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Department of Architecture



John Simpson is principal of John Simpson Architects. He is a leading proponent of New Classicism and believes Architecture, as a public art, by necessity must draw on our collective experience and traditions as a society.  In order to create towns and cities that are inclusive Architecture needs to use a familiar language of building that everyone can relate to and understand. 

His work first came to prominence in the 1990s with his masterplan for Paternoster Square by St Paul’s Cathedral in the City of London. He pioneered mixed use urban planning designed around streets and squares, long before it became adopted as government policy. Through his work, which includes a significant number of public and institutional buildings he has had considerable influence in bringing the Classical tradition into the public eye. Such works include the Queen’s Gallery at Buckingham Palace, his buildings at Poundbury for the Duchy of Cornwall, his work at Kensington Palace for the Queen’s diamond Jubilee and the DMRC rehabilitation facility for injured service personnel at Stanford Hall near Loughborough.  His work within educational establishments includes that at Gonville and Caius College and at Peterhouse in Cambridge, at Lady Margaret Hall in Oxford, his debating chamber and quadrangle at McCrum Yard, at Eton, his music recital rooms at the Royal College of Music in London and the School of Architecture buildings at the University of Notre Dame in the USA.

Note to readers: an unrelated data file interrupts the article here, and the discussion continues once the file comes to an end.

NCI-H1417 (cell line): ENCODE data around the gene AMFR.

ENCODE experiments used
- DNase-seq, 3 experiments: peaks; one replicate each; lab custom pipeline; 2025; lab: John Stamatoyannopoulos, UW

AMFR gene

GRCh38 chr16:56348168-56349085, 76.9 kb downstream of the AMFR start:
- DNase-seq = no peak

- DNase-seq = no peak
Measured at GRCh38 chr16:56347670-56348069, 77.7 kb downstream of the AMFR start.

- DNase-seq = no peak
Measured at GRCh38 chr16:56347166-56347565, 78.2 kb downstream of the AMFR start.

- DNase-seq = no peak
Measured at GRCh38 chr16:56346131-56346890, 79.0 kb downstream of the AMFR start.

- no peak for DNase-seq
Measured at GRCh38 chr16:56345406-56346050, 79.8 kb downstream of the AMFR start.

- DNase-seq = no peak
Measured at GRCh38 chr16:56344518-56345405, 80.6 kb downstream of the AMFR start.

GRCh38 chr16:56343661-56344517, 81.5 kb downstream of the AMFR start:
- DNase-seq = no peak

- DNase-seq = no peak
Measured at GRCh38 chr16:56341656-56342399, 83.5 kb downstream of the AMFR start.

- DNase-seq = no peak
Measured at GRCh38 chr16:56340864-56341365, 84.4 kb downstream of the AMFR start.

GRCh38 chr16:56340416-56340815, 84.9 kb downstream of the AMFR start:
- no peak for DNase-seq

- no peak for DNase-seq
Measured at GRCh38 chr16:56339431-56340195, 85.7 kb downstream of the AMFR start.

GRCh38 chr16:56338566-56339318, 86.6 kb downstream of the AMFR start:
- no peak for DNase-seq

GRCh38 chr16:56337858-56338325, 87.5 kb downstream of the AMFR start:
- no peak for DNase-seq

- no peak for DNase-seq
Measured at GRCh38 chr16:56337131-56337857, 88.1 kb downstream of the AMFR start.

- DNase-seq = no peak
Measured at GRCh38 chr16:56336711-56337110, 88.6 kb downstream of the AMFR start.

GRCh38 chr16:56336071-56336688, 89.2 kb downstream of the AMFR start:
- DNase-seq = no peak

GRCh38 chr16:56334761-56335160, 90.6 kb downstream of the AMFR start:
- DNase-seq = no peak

John Simpson taught at the Prince of Wales’s Foundation in the 1990s using his practice as a training ground for young students. Since 2016 he lectured at the School of Architecture at the University of Notre Dame and was appointed professor of Architecture at the University of Buckingham in 2018. He is a visiting Fellow at Gonville and Caius College, Cambridge.

Visiting Professor for the Ax:son Johnson Centre for the Study of Classical Architecture 2021-24